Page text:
Surfin the net, as they say, can be very confusing and overwhelming. Once in a blue moon that aimless, time wasting, procrastinating online wandering can come up trumps. While looking for music from the recent season of the L Word I came across the cutest threesome and subsequently their cute website – The Pipettes. I really like what the author had to say about the history of music –

“LET US write the histories of pop music (the plural has a certain importance). A history at once oral/aural but not linear or progressive. A history that snakes and twists and turns back on itself, a history of ruptures and wrong-turnings. But let us not start with The Beatles.

Let us not speak their name.

There is a traditional historiography of popular music which in some way or another always seems to come back to the Beatles; and Lonnie Donegan who begat The Beatles, and Elvis who begat Lonnie Donegan John Lee Hooker who begat Elvis and Robert Johnson who begat John Lee Hooker etc etc. But that is not what we are interested in here.

We don’t love you (yeah, yeah, yeah).

We don’t want to hold your hand.

So let us start in the year Phil Spector aged wrote and produced his first hit, “To Know Him Is To Love Him”, taking the title from his father’s epitaph. Phil Spector, the first Tycoon of Teen, the first Pop Genius, the first person making this crazy new music who was actually of the age of its audience, the first guy with any power in the music industry who actually liked this stuff.

Spector wasn’t trying to bolster his label’s back catalogue with a few easy money spinners in order to create the capital to record and release the Real music, the great classics that he Really cared about. Much like punk rock, pop music was developed and incubated in quite a cynical and pedestrian fashion.

It was often those who came just a little later, those who almost missed the boat, like the Pop Group, DNA, Sonic Youth, who took the promise of punk rock at face value and got excited about it and tore it apart in ways their progenitors could never have imagined; they made punk great and significant and important. Spector took the promise of rock’n’roll and the new socioeconomic class of the ‘teenager’ at face value and ran with it. This was the real music that was important and valuable and serious and worth caring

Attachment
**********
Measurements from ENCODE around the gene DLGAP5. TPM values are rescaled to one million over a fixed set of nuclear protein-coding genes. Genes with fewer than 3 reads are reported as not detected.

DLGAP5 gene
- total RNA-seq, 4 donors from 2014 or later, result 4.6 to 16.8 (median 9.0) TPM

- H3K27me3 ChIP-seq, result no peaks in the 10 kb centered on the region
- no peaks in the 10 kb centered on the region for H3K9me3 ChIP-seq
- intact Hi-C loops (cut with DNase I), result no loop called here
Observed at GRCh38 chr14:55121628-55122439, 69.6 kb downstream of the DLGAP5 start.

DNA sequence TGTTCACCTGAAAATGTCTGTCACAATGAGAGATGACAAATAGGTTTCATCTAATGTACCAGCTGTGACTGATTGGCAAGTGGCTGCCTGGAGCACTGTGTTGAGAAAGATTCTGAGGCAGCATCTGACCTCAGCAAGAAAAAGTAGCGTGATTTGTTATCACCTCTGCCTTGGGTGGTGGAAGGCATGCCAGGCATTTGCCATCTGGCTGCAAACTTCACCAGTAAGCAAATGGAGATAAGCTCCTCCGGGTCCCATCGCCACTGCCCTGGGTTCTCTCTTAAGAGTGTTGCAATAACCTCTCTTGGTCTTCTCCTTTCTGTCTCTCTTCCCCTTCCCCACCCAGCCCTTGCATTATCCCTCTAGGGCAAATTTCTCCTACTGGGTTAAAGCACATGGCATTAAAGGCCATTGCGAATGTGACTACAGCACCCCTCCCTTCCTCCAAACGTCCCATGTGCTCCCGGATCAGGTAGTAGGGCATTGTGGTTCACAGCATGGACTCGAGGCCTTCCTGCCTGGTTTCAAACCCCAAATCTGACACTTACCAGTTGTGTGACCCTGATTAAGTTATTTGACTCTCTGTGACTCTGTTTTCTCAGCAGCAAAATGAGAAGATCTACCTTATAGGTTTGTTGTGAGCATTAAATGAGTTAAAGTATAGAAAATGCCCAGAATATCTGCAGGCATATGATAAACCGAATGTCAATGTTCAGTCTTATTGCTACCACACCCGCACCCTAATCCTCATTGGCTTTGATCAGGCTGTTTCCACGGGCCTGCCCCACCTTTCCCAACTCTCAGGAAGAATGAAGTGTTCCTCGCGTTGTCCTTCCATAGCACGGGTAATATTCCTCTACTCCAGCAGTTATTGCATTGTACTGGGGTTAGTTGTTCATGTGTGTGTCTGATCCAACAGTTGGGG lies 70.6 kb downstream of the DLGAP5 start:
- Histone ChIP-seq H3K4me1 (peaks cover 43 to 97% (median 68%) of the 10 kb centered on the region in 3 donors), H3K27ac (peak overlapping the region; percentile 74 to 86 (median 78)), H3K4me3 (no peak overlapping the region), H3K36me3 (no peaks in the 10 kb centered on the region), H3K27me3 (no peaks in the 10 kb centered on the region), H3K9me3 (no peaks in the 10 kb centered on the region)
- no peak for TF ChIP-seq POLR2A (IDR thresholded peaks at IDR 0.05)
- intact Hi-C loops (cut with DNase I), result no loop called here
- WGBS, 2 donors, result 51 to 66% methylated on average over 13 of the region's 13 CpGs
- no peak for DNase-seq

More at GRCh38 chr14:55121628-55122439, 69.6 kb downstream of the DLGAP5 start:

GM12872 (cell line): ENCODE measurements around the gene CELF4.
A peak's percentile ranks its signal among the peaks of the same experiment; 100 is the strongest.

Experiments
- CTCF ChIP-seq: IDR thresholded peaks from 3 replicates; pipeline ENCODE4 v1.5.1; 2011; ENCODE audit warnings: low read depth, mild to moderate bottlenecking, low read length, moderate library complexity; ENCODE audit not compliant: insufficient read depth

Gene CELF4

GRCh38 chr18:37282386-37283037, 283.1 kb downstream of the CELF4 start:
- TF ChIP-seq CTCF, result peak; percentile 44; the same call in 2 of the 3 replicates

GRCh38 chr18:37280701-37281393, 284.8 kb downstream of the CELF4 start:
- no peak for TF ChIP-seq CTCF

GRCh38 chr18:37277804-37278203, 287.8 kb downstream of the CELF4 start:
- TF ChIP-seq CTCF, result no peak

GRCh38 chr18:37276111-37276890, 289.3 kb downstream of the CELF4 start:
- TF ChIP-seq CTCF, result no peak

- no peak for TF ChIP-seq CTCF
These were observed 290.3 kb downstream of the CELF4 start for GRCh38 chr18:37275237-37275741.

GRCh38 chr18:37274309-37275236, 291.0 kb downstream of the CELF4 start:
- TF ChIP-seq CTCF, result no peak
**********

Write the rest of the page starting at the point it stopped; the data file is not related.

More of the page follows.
about. And anything was possible.

So let’s draw on the magic and the energy of this period that we might almost think of as a golden age: the Spector years, the Brill building, Joe Meek’s Triumph recordings in England and beyond that Motown, Stax, Studio One.

Let us make this our starting point and start here to tell our story, from whence we shall move both backwards and forwards (in historical terms, the two are never easy to separate anyway).

Already the astute amongst you may have started to notice a broader spectrum creeping in; shades of Philly soul, of afrobeat, disco, glam rock, riot grrrl, dance pop, R’n’B and, in the other direction, of doo wop, Broadway, the radio hits of the thirties and forties, music hall, the European folk tradition…

Let us continue to expand our temporal and spatial borders in this fashion and let us do so using the tools at hand. Like a bricoleur we shall construct our histories from what we already have around us, what is available to us immediately and what we already know: guitars, drums, percussion, a Philicorda organ, a saxophone, our own voices.

But we will never be limited by our own boundaries, never hypostatized into a bind from which we cannot move. We must grow and at all times be reaching out, through the personal relations we already have and that we constantly create and develop on a daily basis. Art, according to John Cage, is not a thing made by someone but a process through which everyone involved learns and experiences new things.

So let us draw towards us our friends, our enemies and our casual acquaintances, without regard for their talent, their ability or their experience and lets see what we can learn together through the action of simple, practical music making.

Let’s see what new histories we can write together.”

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